Rooms for catering - are HMRC correct?

Share this content

Revenue & Customs Brief 02/13 was issued on 22 January 2013 and confirms HMRC have changed their view on whether rooms hired out by hotels and similar establishments are VAT exempt (without an option to tax applying anyway) or standard rated.  Actually the brief says that HMRC changed their mind on this issue some time ago, but didn't tell anyone.  They don't intend to take any action for supplies

The issue is, thankfully, quite simple.  Supplies of the right to occupy land are VAT exempt, but the law says that the following supplies are excluded from the exemption and are thus standard rated.

the provision in an HOTEL, INN, BOARDING HOUSE or SIMILAR ESTABLISHMENT of sleeping accommodation or of accommodation in rooms which are provided in conjunction with sleeping accommodation or for the purpose of a supply of catering

It is the last part of this rule that we are concerned with, the provision of rooms used for catering.  HMRC has historically taken the view that only where the supplier of the accommodation supplied the catering too was the supply compulsorily standard rated.  Now HMRC has taken the view that this is wrong and the hire of a room  is standard rated whoever supplies the catering.

Whilst I can see the logic of HMRC's view, I am still not sure that their approach is entirely correct, and I would raise the following issues.

1. The supply of such rooms is only standard rated when supplied in a hotel, Inn boarding house or similar accommodation. So supplies in facilities that are not of these descriptions remain exempt.  Arguably this may render the same supply being treated differently when, in the eyes of the supplier and the customer, it is the same supply. This feels wrong when so much of litigation going on at the moment in Europe is about treating similar supplies the same.

2. The supply depends on actions that the customer takes, and this seems practically very difficult.  Suppose I go to hire a room in a hotel for a family celebration.  Am I to be quizzed by the hotel as to my catering arrangements?  What if I am not sure what the arrangements will be?

3. The law talks about a SUPPLY of catering.  In what sense?  What if I hire a room for my sons birthday and we butter up a few sandwiches ourselves, serve the usual mini sausages, crisps and the like.  Is this a SUPPLY of catering? Or does it have to be a commercial catering supply by a caterer or the supplier of the room?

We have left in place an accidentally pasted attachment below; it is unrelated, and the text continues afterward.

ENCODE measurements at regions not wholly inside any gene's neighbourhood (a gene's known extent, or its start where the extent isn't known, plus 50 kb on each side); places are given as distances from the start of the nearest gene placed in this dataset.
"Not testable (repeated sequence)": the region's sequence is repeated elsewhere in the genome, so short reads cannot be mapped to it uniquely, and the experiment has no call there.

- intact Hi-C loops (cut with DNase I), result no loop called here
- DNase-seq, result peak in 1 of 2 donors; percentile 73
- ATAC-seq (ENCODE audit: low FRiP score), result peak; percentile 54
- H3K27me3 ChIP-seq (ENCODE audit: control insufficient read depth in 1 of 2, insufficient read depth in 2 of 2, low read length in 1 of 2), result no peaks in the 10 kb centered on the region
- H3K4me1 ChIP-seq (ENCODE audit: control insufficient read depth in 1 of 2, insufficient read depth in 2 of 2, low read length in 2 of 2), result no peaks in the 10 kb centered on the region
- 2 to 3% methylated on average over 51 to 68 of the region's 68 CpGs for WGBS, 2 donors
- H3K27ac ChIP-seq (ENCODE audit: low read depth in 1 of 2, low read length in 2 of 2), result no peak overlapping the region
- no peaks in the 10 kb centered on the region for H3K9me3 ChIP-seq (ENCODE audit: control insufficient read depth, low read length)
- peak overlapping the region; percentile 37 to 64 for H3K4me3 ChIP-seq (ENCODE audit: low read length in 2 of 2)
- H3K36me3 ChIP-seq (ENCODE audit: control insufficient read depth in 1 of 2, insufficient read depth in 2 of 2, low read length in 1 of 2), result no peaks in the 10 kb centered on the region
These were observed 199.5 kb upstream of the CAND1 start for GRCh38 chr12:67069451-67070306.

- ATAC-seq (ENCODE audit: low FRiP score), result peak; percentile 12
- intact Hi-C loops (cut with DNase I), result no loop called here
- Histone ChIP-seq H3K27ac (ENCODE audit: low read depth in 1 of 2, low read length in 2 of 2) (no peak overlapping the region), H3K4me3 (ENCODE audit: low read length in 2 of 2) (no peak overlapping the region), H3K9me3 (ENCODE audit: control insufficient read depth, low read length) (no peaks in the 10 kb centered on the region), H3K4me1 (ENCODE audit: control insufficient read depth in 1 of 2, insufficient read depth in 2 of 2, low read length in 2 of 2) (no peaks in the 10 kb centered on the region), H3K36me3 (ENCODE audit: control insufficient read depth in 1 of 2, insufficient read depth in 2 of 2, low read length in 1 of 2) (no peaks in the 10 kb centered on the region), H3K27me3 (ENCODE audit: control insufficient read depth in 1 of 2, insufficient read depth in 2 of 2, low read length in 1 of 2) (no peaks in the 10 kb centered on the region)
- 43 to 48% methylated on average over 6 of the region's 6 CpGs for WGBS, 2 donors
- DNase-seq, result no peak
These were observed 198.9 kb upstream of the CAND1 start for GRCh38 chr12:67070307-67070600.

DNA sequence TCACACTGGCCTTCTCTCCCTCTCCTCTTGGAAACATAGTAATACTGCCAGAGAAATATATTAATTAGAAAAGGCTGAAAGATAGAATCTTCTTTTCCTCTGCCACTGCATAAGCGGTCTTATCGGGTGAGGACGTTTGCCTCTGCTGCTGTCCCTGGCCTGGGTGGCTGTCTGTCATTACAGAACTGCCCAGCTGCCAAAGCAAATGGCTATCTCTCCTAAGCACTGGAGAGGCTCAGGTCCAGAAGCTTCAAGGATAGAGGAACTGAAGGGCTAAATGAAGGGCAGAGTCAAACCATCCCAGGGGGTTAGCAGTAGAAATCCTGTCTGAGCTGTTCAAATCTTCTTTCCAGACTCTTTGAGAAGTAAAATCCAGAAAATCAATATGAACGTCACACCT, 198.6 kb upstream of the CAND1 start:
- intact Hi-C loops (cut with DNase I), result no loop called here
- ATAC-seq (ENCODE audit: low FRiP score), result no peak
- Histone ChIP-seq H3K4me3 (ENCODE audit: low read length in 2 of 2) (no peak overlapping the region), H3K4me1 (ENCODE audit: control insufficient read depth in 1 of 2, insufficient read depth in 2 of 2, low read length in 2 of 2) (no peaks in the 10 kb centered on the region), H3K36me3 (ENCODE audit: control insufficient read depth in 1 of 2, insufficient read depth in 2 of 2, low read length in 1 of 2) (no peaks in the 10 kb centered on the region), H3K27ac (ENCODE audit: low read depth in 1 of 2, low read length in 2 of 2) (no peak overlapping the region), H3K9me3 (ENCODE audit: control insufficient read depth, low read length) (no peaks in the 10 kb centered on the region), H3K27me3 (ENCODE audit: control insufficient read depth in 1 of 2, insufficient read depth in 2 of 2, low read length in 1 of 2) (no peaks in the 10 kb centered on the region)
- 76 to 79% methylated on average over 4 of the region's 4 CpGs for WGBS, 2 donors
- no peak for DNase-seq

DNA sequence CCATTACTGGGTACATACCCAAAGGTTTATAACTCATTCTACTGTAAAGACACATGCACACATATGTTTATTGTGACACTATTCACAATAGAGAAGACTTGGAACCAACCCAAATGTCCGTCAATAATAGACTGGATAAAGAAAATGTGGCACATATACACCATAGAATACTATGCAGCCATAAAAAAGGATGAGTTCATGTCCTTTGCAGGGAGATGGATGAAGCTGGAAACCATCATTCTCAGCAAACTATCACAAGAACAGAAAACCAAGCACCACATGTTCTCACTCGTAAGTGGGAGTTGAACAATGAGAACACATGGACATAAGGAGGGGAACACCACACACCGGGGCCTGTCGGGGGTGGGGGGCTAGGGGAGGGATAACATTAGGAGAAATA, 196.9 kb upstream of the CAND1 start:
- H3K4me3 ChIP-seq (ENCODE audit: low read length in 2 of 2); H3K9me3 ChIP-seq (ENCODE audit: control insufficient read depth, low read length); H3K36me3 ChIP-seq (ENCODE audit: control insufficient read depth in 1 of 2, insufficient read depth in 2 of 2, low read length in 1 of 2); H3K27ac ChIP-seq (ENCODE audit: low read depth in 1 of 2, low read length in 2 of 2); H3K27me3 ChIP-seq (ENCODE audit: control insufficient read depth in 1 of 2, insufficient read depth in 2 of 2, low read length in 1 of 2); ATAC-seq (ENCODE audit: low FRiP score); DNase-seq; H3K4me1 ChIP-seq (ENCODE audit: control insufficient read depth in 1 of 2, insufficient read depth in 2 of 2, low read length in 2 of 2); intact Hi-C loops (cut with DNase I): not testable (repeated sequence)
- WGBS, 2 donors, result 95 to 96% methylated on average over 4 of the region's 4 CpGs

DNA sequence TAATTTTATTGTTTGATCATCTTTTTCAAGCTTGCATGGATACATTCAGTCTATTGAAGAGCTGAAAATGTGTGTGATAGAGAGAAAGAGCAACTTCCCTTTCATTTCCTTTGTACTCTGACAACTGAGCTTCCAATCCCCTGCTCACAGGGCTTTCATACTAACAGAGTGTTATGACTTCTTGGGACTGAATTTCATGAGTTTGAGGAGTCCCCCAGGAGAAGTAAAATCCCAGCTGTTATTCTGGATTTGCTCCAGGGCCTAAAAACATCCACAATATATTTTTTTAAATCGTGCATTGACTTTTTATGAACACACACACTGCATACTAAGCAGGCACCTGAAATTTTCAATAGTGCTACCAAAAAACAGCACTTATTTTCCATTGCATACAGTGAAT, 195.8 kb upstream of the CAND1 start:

4. I think most people know what a hotel is, and probably an Inn.  But what exactly is a boarding house?  This shows my age, but the closest I can get to is the establishment run by Rupert Rigsby in Rising Damp. And as for 'similar accommodation', the VAT notice says it includes premises in which there are provided furnished sleeping accommodation (with or without board or facilities for the preparation of food) and which are used or held out as being suitable for use by visitors or travellers.  But in this context, what is included?  Presumably a college that provides accommodation is, but a conference centre is not.  Confusing...

5. If one looks at the exclusions from the exemption for supplies of land, the supplies are mostly about the supply being made up of other elements of which the land is part of the supply, such as hotel rooms themselves, parking facilities etc.  But if I hire a room for my sons birthday, firstly what I do with the room is my concern (subject to any licensing restrictions etc), and secondly what additional facilities am I being supplied with?  There have been cases that have held that a hotel provides a package of supplies, from reception to parking and this makes the supply more than the land.  But surely most suppliers of rooms could arguably be providing something additional, even if it is free use of the car park.  Looking at basic CPP principles, are these elements not for the better enjoyment of the land as opposed to being aims in themselves.

6. There is no transitional relief.  Supplies made before 22 January 2013 are safe.  Well, thank you HMRC!  What about the wedding booking my hotel may have taken for the next 2 years, where I have agreed prices?  No doubt some awkward discussions with several stressed brides and grooms to be.  Hopefully contracts are on an VAT exclusive basis, allowing additional VAT to be charged.  Surely HMRC could have allowed the present treatment to apply in respect of supplies where deposits and contracts have already been exchanged?

7. Lastly, the concern I have is HMRC imposing VAT without legislation.  What if I change my view on whether VAT is due on a supply.  Can I change my mind?  This seems wholly unsatisfactory and HMRC must legislate on this position ASAP and clarify some of the issues I have raised.

I would be very interested in any comments on this.

About The VAT Doctor

I have been involved in VAT for over 25 years and have worked for some of the top firms in the UK and also had a spell working in New Zealand. I advise small and medium businesses and accountancy practices and have particular experience in education, charities, international supplies and partial exemption. I am based in the beautiful county of Norfolk.

Replies

Please login or register to join the discussion.

There are currently no replies, be the first to post a reply.

Related content